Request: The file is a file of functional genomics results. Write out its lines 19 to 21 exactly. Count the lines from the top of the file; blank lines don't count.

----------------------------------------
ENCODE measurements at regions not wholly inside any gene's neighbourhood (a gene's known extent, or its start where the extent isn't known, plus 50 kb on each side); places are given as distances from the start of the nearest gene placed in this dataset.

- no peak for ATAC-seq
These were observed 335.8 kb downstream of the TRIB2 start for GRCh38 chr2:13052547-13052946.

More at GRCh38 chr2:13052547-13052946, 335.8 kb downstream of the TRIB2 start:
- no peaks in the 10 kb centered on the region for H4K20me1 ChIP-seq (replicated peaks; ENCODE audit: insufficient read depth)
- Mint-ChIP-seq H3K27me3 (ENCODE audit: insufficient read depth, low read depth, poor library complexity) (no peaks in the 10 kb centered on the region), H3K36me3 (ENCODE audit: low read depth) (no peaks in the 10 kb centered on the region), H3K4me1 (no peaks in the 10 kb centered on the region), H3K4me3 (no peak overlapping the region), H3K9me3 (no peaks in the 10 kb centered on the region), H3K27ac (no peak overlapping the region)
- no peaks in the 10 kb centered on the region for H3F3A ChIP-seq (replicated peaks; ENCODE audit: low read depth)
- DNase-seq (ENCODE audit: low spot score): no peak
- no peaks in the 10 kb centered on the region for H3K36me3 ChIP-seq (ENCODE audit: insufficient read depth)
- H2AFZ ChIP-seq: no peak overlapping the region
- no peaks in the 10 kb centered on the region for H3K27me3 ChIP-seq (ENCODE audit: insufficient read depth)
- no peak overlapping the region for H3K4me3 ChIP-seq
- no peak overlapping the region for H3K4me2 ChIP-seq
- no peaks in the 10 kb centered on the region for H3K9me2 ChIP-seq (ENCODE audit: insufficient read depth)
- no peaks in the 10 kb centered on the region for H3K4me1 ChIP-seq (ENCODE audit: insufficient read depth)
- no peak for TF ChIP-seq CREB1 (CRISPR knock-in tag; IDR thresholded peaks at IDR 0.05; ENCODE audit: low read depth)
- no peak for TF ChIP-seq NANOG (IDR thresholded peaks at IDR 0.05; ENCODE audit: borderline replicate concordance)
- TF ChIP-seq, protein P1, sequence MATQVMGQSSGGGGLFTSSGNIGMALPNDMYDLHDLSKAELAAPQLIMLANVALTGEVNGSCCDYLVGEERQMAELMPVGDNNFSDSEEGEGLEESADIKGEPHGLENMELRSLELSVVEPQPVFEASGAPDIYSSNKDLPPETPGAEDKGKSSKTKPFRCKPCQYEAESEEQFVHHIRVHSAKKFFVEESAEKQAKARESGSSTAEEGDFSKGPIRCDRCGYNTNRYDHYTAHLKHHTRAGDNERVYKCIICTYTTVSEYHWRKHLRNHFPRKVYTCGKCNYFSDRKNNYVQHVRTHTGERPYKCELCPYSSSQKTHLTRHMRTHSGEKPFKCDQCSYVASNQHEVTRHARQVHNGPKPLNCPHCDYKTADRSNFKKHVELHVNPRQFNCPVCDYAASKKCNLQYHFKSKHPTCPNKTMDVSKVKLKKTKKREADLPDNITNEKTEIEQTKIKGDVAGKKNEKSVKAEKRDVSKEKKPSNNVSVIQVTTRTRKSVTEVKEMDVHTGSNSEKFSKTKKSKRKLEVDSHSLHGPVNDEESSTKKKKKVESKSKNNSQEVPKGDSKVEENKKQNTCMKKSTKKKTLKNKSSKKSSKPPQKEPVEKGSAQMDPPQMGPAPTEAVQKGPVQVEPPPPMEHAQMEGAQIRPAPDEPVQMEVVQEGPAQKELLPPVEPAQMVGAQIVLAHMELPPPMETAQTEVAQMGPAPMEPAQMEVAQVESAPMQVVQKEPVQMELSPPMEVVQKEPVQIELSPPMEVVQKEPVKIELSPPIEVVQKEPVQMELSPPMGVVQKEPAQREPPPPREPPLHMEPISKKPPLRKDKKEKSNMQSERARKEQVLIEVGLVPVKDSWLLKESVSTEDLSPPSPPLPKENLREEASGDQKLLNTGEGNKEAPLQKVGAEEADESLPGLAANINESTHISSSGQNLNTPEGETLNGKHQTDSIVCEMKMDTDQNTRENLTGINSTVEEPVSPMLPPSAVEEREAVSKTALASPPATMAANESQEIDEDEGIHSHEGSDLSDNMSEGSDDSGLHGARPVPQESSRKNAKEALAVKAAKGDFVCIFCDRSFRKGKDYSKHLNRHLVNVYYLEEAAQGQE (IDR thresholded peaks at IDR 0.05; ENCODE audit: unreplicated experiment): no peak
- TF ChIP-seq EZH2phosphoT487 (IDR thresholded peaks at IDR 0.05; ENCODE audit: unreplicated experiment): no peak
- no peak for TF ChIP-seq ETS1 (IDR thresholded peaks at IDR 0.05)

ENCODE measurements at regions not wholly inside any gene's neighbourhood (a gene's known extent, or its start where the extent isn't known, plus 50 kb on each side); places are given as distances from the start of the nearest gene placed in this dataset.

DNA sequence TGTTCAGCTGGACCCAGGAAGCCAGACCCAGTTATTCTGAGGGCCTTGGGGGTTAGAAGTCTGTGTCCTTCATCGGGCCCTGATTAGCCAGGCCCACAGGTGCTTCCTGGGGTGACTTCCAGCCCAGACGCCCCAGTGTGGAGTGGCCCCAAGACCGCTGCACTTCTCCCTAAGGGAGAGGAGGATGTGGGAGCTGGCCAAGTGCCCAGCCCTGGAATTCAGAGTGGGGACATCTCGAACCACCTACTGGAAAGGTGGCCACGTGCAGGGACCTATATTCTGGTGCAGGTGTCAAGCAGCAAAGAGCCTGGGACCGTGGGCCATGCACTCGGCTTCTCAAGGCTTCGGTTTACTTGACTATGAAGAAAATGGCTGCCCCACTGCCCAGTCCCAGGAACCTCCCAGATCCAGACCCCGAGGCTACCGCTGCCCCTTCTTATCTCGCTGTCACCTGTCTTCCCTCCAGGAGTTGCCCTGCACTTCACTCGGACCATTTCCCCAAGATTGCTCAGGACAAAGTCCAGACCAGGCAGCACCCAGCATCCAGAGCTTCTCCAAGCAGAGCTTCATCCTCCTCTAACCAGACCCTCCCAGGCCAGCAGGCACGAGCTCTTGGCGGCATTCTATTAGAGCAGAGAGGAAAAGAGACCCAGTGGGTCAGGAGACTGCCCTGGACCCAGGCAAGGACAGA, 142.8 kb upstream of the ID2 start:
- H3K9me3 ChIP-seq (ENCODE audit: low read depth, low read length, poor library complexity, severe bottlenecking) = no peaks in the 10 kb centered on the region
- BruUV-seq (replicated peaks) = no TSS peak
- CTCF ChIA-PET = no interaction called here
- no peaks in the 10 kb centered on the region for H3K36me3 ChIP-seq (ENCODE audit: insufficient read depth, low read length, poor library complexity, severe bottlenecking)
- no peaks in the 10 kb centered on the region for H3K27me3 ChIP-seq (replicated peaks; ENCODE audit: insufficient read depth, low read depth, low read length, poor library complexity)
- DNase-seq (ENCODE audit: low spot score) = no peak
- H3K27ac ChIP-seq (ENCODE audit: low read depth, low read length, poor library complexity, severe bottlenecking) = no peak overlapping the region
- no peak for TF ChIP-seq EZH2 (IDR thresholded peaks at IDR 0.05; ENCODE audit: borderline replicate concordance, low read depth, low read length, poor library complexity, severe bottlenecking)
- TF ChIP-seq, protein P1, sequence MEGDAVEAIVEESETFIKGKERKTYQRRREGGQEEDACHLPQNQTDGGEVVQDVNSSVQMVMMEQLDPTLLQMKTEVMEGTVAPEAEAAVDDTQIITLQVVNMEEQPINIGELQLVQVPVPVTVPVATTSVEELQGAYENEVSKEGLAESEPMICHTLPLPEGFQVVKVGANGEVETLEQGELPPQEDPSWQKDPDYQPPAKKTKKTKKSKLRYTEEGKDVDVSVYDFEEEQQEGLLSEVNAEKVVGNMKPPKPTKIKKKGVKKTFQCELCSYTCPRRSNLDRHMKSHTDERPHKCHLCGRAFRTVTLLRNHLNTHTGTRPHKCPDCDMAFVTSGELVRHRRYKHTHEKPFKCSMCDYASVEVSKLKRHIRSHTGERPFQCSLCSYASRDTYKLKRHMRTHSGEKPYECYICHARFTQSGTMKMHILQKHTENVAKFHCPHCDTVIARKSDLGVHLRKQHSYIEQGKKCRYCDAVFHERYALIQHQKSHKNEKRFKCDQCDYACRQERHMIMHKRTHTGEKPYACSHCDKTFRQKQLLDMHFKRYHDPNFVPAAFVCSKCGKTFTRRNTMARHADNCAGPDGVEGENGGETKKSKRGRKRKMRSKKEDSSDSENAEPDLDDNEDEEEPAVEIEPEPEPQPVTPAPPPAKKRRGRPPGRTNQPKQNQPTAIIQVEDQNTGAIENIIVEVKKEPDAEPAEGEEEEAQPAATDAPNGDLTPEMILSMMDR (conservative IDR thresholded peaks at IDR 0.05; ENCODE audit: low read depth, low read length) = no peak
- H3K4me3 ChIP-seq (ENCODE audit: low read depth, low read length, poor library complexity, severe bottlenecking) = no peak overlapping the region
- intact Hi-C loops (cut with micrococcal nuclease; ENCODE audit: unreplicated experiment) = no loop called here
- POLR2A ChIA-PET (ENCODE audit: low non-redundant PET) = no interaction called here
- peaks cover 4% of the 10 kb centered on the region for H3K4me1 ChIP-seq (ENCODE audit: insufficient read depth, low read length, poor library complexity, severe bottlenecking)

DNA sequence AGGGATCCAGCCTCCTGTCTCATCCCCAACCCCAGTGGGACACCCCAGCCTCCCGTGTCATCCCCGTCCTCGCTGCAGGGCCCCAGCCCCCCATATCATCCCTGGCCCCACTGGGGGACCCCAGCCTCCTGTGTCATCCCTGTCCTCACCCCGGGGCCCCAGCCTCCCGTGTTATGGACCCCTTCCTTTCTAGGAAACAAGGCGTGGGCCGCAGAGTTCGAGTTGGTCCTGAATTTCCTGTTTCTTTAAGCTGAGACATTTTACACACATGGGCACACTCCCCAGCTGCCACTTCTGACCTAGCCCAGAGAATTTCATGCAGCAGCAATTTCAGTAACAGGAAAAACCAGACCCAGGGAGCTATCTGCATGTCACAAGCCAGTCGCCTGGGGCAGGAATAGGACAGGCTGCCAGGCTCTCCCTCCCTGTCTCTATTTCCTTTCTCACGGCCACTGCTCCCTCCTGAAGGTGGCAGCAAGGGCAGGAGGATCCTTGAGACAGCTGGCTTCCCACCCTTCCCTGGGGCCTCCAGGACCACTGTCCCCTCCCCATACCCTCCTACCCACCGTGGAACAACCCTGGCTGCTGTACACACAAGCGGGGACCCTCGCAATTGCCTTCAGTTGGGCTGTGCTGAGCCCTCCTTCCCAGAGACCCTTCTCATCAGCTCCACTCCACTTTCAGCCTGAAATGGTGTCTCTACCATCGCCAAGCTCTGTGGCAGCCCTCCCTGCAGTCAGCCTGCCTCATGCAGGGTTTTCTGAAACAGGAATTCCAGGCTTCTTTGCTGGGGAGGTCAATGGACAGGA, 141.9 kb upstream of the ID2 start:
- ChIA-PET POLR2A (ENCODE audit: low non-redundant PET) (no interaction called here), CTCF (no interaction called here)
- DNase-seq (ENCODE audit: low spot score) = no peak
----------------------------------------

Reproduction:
- TF ChIP-seq EZH2phosphoT487 (IDR thresholded peaks at IDR 0.05; ENCODE audit: unreplicated experiment): no peak
- no peak for TF ChIP-seq ETS1 (IDR thresholded peaks at IDR 0.05)

ENCODE measurements at regions not wholly inside any gene's neighbourhood (a gene's known extent, or its start where the extent isn't known, plus 50 kb on each side); places are given as distances from the start of the nearest gene placed in this dataset.